By Don Babwin
Associated Press Writer
Saturday, June 16, 2007
CHICAGO For more than a century, Archbishop Quigley Preparatory Seminary has prepared teenage boys for the priesthood, largely unchanged as the city transformed around it from gritty industrial center to modern metropolis.
But another kind of change finally caught up with Quigley.
The 102-year-old seminary -- a Gothic-style building in a tony Chicago shopping district -- closed Friday because of a shrinking student body that has seen just one graduate ordained in the last 17 years.
It's the latest reminder that Roman Catholic preparatory seminaries have all but vanished in the United States, and highlights the church's struggle to find men willing to dedicate themselves to the priesthood.
"This is more or less the final nail in the coffin of the preparatory seminary," said R. Scott Appleby, a historian at the University of Notre Dame who has written extensively about the church.
"Historians of the Catholic Church will point to the closing of Quigley . . . as a final landmark in a trend that has been building now for almost 50 years," he said.
As recently as the late 1960s, there were 122 high school seminaries in the United States with a combined student body of almost 16,000, according to the Center for Applied Research in the Apostolate at Georgetown University.
Quigley, which counts New York Cardinal Edward Egan and Atlanta Archbishop Wilton D. Gregory among its alumni, was bursting with about 1,300 students in the 1950s; it had just 183 at the beginning of this school year. When Archdiocese of Chicago officials announced in September that the school would close, they said it would be $1 million in debt by June.
Its closure will leave just seven preparatory seminaries with a combined enrollment of about 500 students in the United States. This, at a time when the number of priests in the United States has dropped from nearly 59,000 in 1975 to about 42,000 last year.
The decline of high school seminaries illustrates a dramatic shift in the way the church finds priests -- and how it's had to scramble to do so.
Parishes increasingly are being served by priests from foreign countries, in large part because fewer American men are becoming priests. At the same time, the average age of new priests is older, with many men waiting until their 30s, 40s and beyond.
When 13 priests were ordained last month in Chicago, all but one was born and raised in another country, with most attending college before they came to the United States. Nine of them were in their 30s, and the lone American-born priest was a 42-year-old former advertising executive.
The reasons for the shift begin with how dramatically things have changed since Quigley opened in 1905.
Like other seminaries, Quigley, which moved to its present home in 1918, thrived because large Catholic families, many Irish or Polish, often sent at least one of their sons there.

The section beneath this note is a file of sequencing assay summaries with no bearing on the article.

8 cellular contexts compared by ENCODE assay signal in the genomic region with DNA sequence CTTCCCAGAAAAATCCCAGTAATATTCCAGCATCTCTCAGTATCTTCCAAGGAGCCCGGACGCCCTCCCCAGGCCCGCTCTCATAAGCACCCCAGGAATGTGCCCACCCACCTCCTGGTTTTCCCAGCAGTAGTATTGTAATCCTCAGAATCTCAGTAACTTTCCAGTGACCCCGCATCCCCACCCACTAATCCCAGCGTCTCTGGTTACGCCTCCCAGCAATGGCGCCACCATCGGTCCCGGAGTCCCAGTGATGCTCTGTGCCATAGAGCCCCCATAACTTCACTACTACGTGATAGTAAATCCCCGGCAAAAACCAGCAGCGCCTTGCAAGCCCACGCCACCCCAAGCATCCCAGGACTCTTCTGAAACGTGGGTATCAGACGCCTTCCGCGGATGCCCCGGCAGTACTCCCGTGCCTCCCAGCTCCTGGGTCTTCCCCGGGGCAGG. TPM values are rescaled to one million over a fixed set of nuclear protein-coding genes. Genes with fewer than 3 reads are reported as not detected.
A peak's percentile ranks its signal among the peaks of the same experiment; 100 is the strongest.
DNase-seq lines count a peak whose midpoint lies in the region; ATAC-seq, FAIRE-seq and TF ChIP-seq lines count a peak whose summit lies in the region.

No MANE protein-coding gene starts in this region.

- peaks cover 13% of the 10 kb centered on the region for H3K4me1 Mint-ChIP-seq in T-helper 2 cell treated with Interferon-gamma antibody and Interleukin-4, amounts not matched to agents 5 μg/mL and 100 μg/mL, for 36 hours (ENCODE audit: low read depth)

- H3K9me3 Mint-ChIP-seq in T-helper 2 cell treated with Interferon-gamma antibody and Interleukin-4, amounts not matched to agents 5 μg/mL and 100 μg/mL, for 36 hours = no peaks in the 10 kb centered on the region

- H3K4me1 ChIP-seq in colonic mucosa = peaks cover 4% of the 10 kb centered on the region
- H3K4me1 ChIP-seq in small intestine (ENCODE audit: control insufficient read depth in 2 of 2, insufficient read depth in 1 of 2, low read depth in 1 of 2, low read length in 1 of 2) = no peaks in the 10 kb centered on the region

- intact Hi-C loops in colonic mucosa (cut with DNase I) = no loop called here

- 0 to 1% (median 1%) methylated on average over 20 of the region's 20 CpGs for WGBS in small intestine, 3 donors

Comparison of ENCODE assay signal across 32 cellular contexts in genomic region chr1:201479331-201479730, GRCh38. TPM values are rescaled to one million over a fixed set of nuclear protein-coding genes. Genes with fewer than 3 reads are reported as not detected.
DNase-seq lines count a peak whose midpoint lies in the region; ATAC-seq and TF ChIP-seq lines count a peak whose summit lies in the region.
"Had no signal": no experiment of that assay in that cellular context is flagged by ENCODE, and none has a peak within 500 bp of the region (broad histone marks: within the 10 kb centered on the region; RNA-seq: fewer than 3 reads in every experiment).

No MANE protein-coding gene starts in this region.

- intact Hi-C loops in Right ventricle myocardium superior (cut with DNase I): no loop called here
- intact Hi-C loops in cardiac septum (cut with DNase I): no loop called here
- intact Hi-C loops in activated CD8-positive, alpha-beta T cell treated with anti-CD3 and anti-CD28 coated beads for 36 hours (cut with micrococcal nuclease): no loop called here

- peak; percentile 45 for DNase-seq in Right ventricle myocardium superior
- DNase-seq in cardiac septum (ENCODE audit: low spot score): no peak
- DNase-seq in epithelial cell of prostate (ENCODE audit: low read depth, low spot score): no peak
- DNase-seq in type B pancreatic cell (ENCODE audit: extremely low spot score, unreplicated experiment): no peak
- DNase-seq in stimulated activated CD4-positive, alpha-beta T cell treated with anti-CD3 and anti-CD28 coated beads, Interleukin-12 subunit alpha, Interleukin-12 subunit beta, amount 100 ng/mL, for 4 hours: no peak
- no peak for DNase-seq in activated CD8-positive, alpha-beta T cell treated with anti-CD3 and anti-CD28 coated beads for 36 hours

"In the old days, you had an Irish family with three kids. One was going to be a priest, one was going to be a cop and one was going to be a fireman, and the mother was going to be the one who decided which was which," said Peter Makrinski, a longtime teacher and coach at Quigley.
That began to change in the 1960s and 1970s. Archdiocese spokesman James Accurso said that seminaries fell out of favor among young people for the same reason marrying right out of high school did.
"A lot of things in life are delayed, young people get married later and I think they join the priesthood later," he said.
Morgan Mellske, an 18-year-old Quigley senior, said that, while some students are considering becoming priests, most are not.
"I don't even know what I want to do with the rest of my life," Mellske said. "People become priests in the middle of their life."
Appleby, the historian, said there's more to it.
"It's a culture that raises a collective eyebrow at the notion of a young man or a young woman [who] would renounce sexuality or sexual self-expression," he said. "There's a general skepticism about the emotional health of people who would do that voluntarily," particularly, he said, at such a young age.
Within the church itself, more people began questioning the wisdom of training teenagers to become priests and forgo sex.
"Our understanding [of sexuality] is more developed today," said the Rev. Donald Cozzens, a professor at John Carroll University in Cleveland and a former seminary rector who criticized mandatory celibacy in a book, "Freeing Celibacy."
Further, as families shrank, so did the pool of prospective seminarians.
"When they don't have more than one boy, parents are very reluctant to let that child go into the priesthood," said Sister Katarina Schuth, a teacher at the University of St. Thomas in Minnesota, who has studied seminaries for more than two decades.
Even families that continued to send their sons to Quigley made it clear that they were doing so for a Catholic education and not to start them on a path to the priesthood.
"The parents, they want their sons to make money, they want their sons to get married," Makrinski said. "They'd say, 'I'd much rather see them get a job.' "
In fact, while more than 3,000 young men have graduated from Quigley in the last 17 years, just one has been ordained. That was in 1999.